Sports fans are forever coming up with lists. The top ten hitters of all time. The ten best QB’s of the 1990’s. The worst free agent signings since 1975. The best pizza toppings. On and on it goes. Rankings can be fun, rankings can be boring. The important thing is that each of us has a list and for the most part they are not wrong unless Rey Ordonez was at one time higher on your SS list than Derek Jeter. You are disqualified from this and any future discussions.
This blog will also comprise a list from time to time of a certain topic. Today’s edition will be the first of many posts that may start some debates, end some others and prove once and for all that lists can be a great conversation starter for the shy and socially awkward. Without further adieu, I present the three most underappreciated players of the last 30 years. Why three? Five and Ten are always used and besides, these three guys popped into my head immediately.
3. When baseball fans think of all time great Red Sox players, the name Dwight Evans usually is overlooked. Boy is that a mistake. “Dewey” hit 385 home runs with almost 1,400 RBI’s. He hit 30 or more homers in a season three times and knocked in 100+ runs four seasons. His 256 home runs from 1980-1989 was tops in the American League for that period. In addition to his bat, he also was a stellar Right Fielder with a cannon for an arm. Take a look at his famous catch and throw in Game 6 of the 1975 World Series. Evans also owns a record that will never be broken. He hit a home run on the very first pitch of the 1986 season. He even had a cameo in the 2011 movie “Hall Pass”. While he is not expected to make the Hall of Fame, Dwight Evans surely was one of the best players of his time.
2. It is stunning that a player who had over 2,700 career hits, was an MVP, finished in the top 5 for MVP four other seasons and earned three Gold Gloves never garnered more than 24% for the Hall of Fame ballot. Yet, that is the case of “The Cobra” Dave Parker. If Willie Stargell was the heart of the 1979 World Champion Pirates, then Parker was its meat and potatoes, batting .310 with 25 home runs and 94 RBI’s one year after winning the National League MVP. That same season he uncorked one of the most famous throws in recent memory at the 1979 All Star game. Later in his career, he helped lead the A’s to the 1989 World Series Championship. Unfortunately, his legacy is tarnished by his involvement in the 1985 Pittsburgh drug trials which spotlighted his heavy cocaine use. It is sad that this incident has hung over the fine 18 year career of Dave Parker.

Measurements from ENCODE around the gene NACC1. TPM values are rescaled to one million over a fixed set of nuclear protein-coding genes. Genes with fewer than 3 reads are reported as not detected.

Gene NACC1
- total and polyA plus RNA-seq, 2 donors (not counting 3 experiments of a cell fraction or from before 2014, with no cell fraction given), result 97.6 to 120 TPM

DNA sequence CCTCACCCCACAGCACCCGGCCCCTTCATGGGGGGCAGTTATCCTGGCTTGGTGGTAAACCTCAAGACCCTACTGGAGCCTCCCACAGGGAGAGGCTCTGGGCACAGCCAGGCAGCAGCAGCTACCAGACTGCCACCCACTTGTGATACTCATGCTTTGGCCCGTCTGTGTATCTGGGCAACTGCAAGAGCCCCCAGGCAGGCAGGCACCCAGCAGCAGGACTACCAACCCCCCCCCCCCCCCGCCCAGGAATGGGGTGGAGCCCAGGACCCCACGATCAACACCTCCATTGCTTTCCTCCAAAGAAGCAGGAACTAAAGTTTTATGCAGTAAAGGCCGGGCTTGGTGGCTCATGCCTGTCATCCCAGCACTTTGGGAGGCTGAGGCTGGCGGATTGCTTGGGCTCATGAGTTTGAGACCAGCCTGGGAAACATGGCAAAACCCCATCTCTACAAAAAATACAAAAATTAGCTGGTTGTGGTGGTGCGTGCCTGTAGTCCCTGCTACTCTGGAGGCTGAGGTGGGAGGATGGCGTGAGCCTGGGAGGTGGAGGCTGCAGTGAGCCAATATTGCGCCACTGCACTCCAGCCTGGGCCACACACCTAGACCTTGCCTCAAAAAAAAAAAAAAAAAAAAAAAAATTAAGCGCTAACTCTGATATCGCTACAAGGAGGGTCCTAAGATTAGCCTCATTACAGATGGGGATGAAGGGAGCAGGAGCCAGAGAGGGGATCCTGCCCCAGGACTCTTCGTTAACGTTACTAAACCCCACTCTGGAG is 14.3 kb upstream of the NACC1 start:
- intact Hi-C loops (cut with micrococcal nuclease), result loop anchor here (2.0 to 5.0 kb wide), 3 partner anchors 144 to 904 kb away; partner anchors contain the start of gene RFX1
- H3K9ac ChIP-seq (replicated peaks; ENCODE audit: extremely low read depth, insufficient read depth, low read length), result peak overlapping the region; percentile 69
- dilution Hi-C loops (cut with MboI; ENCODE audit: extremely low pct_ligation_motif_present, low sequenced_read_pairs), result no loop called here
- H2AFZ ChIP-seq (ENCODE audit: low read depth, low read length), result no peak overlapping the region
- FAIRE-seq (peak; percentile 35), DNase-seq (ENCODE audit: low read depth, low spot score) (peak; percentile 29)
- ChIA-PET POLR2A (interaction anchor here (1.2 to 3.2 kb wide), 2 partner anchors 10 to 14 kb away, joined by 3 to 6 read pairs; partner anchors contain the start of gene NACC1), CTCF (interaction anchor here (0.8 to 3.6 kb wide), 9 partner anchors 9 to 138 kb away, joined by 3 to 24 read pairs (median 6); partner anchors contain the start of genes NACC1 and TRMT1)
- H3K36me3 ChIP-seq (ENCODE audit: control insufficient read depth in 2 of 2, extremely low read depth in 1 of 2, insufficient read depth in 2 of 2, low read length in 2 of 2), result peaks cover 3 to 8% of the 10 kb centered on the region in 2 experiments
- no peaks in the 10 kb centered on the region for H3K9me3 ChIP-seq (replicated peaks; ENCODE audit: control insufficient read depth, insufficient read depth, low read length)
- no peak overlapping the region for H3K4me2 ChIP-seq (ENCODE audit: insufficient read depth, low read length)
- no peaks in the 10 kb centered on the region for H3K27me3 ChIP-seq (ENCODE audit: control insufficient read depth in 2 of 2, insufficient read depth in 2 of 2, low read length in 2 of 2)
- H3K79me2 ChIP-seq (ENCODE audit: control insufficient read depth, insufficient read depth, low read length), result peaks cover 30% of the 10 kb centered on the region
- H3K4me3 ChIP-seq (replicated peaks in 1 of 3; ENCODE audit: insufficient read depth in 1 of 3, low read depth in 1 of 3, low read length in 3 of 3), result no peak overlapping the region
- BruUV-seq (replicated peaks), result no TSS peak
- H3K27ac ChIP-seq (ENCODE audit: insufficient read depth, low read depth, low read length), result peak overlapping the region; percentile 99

1. Usually guys that lead their league in a prime offensive category four times during the course of their careers have a certain amount of notoriety. That is not the case of the “Mad Dog”, Bill Madlock. Madlock won the National League batting crown four times (1975, 1976, 1981 and 1983) over the course of a 15 year career. The players that have won more batting titles than Madlock like Ted Williams, Ty Cob and Stan Musial are all legendary names in baseball history. Even Wade Boggs, Tony Gwynn and Rod Carew are all first ballot Hall of Famers. Madlock nearly won a fifth batting title in 1982 losing out to Al Oliver. Think about it, a guy who finished in the top five in batting average five times and was a three-time All Star only topped out at 4% of the Hall of Fame vote! I get it, his stats are dwarfed by George Brett and Mike Schmidt, perhaps the two greatest third basemen ever who played during his time. I am not stumping for the Mad Dog for Cooperstown but I would like him to be mentioned as one of the best hitters of his generation.
To be continued….